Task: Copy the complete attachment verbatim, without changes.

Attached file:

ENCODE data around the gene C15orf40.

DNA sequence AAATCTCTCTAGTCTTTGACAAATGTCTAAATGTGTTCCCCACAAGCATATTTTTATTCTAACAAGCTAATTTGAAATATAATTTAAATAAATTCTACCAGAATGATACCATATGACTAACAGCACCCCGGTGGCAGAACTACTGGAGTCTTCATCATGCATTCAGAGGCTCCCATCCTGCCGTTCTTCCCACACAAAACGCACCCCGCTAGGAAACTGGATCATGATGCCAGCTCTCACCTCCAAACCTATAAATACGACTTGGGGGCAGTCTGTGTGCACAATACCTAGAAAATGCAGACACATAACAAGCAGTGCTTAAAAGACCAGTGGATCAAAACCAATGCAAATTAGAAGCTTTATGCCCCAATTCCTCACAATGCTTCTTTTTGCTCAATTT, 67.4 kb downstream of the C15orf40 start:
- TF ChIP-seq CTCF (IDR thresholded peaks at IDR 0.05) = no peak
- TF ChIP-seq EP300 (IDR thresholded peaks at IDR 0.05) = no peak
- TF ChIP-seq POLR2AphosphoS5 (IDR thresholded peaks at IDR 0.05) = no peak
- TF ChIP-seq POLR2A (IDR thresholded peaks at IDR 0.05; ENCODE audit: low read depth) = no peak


ENCODE data around the gene C15orf40.

DNA sequence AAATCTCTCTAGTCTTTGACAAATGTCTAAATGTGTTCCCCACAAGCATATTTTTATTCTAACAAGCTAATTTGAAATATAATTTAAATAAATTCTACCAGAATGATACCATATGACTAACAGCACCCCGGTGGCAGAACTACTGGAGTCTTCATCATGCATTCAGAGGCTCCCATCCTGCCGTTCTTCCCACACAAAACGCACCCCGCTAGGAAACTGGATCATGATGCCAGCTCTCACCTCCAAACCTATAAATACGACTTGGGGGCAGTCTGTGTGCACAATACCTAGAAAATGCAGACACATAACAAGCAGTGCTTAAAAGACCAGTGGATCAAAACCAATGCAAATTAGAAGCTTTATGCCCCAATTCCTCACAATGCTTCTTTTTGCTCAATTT, 67.4 kb downstream of the C15orf40 start:
- TF ChIP-seq CTCF (IDR thresholded peaks at IDR 0.05) = no peak
- TF ChIP-seq EP300 (IDR thresholded peaks at IDR 0.05) = no peak
- TF ChIP-seq POLR2AphosphoS5 (IDR thresholded peaks at IDR 0.05) = no peak
- TF ChIP-seq POLR2A (IDR thresholded peaks at IDR 0.05; ENCODE audit: low read depth) = no peak